Does anyone remember who said, “Follow your joy”? I think this quote is popular because everyone can imagine feeling happy at the final stage of a project. Recently, I told Caring for Art that my nightmares have become work product. I was not exaggerating. Public speakers will never tell you that you must hard work to find the thing to which you can happily commit. If they told you to face reality, nobody would pay them $50,000 to talk about themselves for 30 minutes.
And because I know that the truth is hard to hear, I feel confident that no-one will copy my secret formula, which I am going to share in this post. This is my recipe for staying committed and focused on the way to finding joy. First read it, then scroll down for a taste test.
🧁 Commitment Cupcake 🧁
Absolutely everything real about you right now.
- Write down every idea you have but stay loosely attached.
- Seek advice from qualified experts.
- Listen to advice and evaluate for quality.
- Search for useful ideas in negative feedback.
- Be assertive but never argue, no matter what.
- Lose fixation on irrelevant details.
- Shut down anyone who attempts to devalue you.
- Transfer your idea from a “hard” medium to a “soft” one.
- Follow up on each new idea (see item 1).
- Table, pin, or expunge unworkable ideas.
- Shred your lists.
- Start over.
- Keep at it.
The taste test – Covers only
Item 8 became especially important this week when my plans came to a full stop. And though I was feeling isolated and trapped, I decided to shred everything and start over.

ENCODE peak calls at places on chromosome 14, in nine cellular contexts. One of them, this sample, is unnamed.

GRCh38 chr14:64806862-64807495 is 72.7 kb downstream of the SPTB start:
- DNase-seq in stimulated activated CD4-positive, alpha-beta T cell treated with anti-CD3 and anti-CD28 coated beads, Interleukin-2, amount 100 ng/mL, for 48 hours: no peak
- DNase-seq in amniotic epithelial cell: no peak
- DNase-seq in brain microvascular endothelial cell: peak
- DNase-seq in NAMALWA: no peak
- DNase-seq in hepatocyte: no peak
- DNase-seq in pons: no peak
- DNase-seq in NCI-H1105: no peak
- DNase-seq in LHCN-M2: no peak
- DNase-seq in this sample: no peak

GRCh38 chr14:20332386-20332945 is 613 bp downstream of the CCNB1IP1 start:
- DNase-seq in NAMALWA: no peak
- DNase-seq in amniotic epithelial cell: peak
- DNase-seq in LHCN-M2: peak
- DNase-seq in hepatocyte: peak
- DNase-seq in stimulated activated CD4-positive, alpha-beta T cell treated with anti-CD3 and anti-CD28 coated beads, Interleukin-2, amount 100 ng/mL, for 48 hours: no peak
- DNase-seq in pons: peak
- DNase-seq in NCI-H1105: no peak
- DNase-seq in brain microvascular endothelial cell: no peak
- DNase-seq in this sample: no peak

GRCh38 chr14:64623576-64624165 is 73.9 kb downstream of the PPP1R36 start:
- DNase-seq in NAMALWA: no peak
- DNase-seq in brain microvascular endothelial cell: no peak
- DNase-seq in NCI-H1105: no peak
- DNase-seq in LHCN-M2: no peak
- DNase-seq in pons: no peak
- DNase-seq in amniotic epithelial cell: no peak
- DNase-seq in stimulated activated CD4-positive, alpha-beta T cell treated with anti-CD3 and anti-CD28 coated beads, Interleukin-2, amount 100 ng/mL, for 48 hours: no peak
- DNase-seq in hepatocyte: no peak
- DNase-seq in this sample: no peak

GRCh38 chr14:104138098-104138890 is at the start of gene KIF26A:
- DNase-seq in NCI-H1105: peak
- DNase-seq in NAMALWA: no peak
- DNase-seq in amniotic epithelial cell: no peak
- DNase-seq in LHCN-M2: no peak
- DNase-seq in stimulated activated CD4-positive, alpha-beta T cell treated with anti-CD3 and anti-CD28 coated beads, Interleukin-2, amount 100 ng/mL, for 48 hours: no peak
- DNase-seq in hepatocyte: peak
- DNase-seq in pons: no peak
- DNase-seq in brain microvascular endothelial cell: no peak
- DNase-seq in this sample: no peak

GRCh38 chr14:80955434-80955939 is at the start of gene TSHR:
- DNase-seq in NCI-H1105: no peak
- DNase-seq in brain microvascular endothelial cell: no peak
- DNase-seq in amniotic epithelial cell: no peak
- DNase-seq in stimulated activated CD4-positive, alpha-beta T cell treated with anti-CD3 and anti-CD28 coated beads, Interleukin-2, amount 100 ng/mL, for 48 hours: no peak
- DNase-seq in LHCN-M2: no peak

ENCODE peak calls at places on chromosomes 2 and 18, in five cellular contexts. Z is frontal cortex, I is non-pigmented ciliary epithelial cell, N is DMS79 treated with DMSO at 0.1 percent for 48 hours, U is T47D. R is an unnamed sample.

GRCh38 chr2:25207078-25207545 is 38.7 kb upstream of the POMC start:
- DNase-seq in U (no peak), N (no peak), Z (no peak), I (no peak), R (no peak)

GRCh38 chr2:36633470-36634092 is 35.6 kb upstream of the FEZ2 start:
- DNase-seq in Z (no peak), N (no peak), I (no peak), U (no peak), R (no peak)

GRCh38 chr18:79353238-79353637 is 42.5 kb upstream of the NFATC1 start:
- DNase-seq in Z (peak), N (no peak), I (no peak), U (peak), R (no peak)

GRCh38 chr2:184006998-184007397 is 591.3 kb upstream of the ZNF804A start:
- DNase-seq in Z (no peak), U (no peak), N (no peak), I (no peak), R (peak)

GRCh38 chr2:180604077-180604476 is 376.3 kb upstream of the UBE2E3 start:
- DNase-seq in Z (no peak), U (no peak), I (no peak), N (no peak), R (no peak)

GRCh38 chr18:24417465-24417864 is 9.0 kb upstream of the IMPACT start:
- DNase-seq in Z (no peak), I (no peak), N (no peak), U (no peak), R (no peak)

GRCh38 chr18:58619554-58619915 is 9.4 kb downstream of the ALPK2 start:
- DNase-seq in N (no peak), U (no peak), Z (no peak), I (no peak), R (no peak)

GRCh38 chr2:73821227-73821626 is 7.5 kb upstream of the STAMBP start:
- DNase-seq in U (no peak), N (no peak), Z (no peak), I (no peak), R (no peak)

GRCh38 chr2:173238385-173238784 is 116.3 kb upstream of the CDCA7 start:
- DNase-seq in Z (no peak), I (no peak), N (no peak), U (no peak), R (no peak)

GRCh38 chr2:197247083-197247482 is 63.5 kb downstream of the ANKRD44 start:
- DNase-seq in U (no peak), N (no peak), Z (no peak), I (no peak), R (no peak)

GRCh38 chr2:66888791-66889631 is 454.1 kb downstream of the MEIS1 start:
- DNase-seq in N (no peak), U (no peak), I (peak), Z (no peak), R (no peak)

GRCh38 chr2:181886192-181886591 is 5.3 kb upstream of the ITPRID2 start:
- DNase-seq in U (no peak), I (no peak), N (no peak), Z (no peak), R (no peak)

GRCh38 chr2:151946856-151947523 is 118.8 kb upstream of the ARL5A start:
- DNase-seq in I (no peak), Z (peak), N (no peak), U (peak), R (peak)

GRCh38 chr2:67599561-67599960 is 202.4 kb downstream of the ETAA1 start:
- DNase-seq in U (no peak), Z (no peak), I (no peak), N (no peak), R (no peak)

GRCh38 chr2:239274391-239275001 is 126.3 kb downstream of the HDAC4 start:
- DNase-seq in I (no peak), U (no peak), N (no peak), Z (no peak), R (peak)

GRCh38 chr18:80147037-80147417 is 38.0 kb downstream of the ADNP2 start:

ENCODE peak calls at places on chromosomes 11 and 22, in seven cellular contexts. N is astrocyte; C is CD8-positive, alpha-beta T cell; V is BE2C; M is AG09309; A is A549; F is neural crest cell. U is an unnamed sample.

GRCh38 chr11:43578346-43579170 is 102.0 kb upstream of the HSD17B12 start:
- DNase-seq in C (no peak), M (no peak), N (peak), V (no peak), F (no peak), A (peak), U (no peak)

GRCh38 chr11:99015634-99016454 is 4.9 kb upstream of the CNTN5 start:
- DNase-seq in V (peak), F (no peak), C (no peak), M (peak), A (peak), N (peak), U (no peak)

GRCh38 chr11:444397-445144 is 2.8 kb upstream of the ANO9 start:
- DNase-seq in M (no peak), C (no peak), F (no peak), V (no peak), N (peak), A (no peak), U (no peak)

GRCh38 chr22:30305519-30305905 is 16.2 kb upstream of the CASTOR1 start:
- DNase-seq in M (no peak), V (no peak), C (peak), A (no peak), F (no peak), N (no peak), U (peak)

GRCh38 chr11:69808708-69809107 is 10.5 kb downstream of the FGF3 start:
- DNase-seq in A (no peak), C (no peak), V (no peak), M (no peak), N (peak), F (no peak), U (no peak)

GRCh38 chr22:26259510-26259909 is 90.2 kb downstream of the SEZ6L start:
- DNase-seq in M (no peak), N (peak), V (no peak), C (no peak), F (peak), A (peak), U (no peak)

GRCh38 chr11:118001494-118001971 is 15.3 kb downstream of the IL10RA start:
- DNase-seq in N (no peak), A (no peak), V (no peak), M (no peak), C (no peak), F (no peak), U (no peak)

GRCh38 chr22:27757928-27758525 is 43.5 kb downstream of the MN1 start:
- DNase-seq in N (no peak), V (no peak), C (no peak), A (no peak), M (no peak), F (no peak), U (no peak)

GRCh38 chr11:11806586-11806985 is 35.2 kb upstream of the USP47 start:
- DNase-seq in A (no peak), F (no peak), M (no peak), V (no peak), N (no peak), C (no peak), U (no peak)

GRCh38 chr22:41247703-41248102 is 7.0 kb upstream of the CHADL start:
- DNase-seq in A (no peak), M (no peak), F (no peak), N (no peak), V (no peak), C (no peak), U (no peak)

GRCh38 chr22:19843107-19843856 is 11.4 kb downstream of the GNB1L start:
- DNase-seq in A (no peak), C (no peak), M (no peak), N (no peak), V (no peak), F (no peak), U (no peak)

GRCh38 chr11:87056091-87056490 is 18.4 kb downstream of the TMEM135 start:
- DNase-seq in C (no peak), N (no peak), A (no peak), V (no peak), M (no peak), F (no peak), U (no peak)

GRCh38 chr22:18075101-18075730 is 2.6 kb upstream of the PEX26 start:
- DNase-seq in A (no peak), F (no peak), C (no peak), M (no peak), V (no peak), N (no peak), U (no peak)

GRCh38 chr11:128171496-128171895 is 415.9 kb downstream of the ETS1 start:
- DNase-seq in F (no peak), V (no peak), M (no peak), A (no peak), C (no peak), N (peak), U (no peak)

One of many ideas I had written down was “launch a magazine”. However, I threw it out because there are billions of writers, millions of magazines, and only a handful of subscribers.
From that, I imagined what it would be like for a young writer to dream of launching a magazine only to hit roadblock after roadblock. How would this writer solve these problems? The answers to that question became the treatment for a writing project. My preferred medium for presenting that story is a “hard” one, so I pinned it for later.
The transfer to a “soft” medium was a frictionless fusion of my interests. After careful research, I did some math: photography + fashion + world cultures + health + making stuff up + graphic design = a concept that I really like.
That is to say, I will only produce the covers. I’ve posted two test copies for you and I hope you like them.